GPB Capital | Law360 | August 10, 2020
“Law360 (August 10, 2020, 2:43 PM EDT) — A former compliance examiner accused of stealing information from the U.S. Securities and Exchange Commission sought a rare criminal bench trial over prosecutors’ objections on Monday, saying it is the only way to hold a speedy trial during the pandemic.
Michael Cohn was charged last year with improperly accessing information about an SEC investigation into GPB Capital before he joined the private equity firm in 2018. On Monday he agreed with a suggestion by U.S. District Judge Gary R. Brown that the judge conduct the trial by video conference without a jury, an idea that prosecutors rejected in a separate letter Monday.
Cohn argued that his “constitutional right to a speedy trial and due process of law is impaired by the ongoing delay.”
He was originally scheduled to go to trial in June before U.S. Circuit Judge Joseph F. Bianco, a visiting judge in the district, but a scheduling conflict saw the judge hand the case over to Judge Brown in March.
In April, Cohn and the government agreed to push the trial to Sept. 8 because of complications arising from the spread of COVID-19. That date was suspended in June after the court’s chief judge said jury trials cannot start before mid-September.
Now, Cohn says the pandemic is likely to waylay a jury trial until 2021, and the only way to uphold his right to a speedy trial is to have the judge decide his guilt or innocence by video conference.
Prosecutors with the U.S. Attorney’s Office for the Eastern District of New York opposed the novel move in a letter on Monday, saying only that “relevant facts and circumstances” led them to reject the idea.
A source with knowledge of the office’s policies told Law360 that prosecutors in the district generally oppose bench trials in criminal cases.
Under the rules governing federal criminal trials, a defendant can waive the right to trial by jury and be tried before a judge if prosecutors consent. However, Cohn argued that Judge Brown should override the government consent requirement in light of the pandemic.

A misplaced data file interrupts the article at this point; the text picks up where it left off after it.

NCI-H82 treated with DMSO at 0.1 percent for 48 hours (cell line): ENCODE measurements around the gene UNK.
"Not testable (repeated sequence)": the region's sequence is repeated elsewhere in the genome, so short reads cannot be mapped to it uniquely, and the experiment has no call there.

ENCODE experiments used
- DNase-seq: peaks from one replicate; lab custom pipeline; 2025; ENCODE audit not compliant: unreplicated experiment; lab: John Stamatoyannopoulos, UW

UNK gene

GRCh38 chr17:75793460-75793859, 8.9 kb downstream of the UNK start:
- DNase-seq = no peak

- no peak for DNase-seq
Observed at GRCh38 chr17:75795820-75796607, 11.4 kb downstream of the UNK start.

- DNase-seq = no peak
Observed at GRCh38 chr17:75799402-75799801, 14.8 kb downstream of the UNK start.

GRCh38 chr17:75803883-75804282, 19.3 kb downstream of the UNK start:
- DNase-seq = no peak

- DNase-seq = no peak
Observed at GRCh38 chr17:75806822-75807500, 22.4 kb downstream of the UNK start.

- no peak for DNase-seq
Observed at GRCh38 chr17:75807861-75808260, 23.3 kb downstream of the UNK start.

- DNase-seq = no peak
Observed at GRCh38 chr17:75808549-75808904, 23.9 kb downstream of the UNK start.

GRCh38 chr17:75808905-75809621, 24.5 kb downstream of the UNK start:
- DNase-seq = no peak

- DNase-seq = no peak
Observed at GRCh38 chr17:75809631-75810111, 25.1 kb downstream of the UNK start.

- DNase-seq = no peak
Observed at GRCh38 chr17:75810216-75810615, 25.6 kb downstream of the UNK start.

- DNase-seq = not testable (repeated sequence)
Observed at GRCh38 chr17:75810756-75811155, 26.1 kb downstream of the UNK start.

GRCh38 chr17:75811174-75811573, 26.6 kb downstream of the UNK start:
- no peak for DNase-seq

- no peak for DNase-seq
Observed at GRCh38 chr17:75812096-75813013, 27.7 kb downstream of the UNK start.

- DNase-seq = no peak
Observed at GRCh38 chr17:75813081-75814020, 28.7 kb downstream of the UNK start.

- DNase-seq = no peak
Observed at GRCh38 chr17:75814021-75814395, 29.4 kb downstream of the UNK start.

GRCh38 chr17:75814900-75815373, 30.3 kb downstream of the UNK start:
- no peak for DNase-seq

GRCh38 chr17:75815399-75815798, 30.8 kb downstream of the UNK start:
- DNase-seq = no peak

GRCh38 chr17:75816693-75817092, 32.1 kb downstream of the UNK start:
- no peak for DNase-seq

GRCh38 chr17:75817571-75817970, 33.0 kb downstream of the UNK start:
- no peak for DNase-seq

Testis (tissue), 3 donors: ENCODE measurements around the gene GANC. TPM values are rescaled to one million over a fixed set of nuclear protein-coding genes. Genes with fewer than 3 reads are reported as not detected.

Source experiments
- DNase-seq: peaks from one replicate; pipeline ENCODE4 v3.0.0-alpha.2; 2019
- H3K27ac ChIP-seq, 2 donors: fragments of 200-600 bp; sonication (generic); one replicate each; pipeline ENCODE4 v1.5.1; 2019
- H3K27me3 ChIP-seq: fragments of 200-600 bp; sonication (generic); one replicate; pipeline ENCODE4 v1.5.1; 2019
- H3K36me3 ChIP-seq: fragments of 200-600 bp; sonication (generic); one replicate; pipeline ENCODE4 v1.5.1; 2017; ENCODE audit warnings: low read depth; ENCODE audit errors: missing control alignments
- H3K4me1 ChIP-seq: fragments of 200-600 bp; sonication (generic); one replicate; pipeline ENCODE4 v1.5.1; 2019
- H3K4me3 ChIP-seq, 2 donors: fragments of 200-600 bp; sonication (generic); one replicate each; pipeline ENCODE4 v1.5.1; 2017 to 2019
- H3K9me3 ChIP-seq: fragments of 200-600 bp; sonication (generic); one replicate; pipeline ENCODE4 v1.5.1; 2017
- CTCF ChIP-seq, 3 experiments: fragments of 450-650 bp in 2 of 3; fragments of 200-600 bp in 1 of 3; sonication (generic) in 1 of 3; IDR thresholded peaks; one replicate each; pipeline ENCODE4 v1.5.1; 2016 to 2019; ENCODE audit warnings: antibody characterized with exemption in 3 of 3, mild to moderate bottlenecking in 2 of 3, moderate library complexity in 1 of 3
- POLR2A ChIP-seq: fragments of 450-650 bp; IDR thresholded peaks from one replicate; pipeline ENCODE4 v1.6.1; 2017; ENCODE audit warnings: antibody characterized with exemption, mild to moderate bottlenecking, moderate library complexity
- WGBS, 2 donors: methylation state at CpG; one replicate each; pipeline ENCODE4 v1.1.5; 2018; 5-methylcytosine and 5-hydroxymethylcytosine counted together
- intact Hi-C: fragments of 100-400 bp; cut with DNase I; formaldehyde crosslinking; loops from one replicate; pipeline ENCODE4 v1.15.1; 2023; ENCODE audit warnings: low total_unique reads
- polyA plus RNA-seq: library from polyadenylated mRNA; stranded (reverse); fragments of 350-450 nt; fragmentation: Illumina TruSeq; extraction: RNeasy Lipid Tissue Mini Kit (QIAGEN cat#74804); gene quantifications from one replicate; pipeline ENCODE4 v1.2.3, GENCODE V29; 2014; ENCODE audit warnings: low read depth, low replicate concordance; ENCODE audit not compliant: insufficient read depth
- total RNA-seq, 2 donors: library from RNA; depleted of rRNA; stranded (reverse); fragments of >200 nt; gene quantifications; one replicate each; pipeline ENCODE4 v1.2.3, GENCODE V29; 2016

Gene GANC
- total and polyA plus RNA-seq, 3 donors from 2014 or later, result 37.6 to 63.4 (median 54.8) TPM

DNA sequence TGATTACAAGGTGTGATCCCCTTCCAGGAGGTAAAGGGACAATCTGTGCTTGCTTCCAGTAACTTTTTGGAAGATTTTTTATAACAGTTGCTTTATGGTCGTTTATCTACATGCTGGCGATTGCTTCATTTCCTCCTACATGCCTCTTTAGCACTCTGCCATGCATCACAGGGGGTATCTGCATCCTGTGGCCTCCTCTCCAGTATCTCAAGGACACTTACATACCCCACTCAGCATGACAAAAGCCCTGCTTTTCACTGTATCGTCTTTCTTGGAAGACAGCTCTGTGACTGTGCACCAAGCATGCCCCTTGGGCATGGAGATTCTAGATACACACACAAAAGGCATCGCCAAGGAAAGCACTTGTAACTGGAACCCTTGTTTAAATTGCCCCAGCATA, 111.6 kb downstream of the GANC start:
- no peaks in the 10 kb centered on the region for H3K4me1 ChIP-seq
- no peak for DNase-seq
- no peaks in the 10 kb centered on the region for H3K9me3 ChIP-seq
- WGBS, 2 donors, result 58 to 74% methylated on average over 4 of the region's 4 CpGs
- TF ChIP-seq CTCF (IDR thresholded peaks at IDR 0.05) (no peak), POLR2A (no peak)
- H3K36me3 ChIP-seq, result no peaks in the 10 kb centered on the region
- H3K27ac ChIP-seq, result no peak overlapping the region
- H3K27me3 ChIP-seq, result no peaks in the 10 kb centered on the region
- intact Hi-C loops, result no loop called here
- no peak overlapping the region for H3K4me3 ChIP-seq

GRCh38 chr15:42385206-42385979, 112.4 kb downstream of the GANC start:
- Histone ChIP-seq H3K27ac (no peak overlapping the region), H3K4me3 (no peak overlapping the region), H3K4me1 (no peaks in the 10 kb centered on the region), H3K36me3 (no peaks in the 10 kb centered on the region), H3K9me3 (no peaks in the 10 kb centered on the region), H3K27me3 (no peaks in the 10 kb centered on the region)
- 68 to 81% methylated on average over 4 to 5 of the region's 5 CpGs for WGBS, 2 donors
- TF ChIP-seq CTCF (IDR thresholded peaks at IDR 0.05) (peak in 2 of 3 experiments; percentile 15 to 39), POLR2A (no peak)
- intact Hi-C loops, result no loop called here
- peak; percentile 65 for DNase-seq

Cohn pointed to the U.S. Supreme Court’s ruling in Singer v. U.S. , where the court left open the possibility that a defendant with compelling reasons could trump prosecutors’ objections to a bench trial. In that case, the high court ruled a defendant’s wish to have a faster trial was not enough to do so.
Scott A. Resnik, an attorney who represents Cohn, told Law360 on Monday that Cohn wants to “proceed as soon as possible so that he can vindicate himself and move on with his life.”
“Living during a pandemic is difficult enough, but living during a pandemic while also under indictment is even harder to bear,” Resnik said. “These are extraordinary times and it is unlikely that in-person jury trials will resume in the New York area for many months.”
Resnik said he is unaware of another instance in which a federal criminal bench trial has gone forward using video technology.
As attorneys and courts grapple with how to balance health concerns with trial rights, the idea of holding criminal bench trials appears to be popping up more frequently in white collar cases.
Prosecutors preparing to try two former Deutsche Bank traders on commodities fraud charges recently floated the idea of trying the case sans jury and have argued that witnesses should be allowed to appear by video, a move the traders oppose.
Cohn has pled not guilty to charges of theft, obstruction of justice, and unauthorized access and disclosure of government information. Prosecutors allege that while he was still at the SEC, Cohn accessed information about a pending investigation into GPB and then touted his knowledge to GPB management when he was seeking a job there.
A spokesman for the U.S. attorney’s office declined to comment on Monday. […]”
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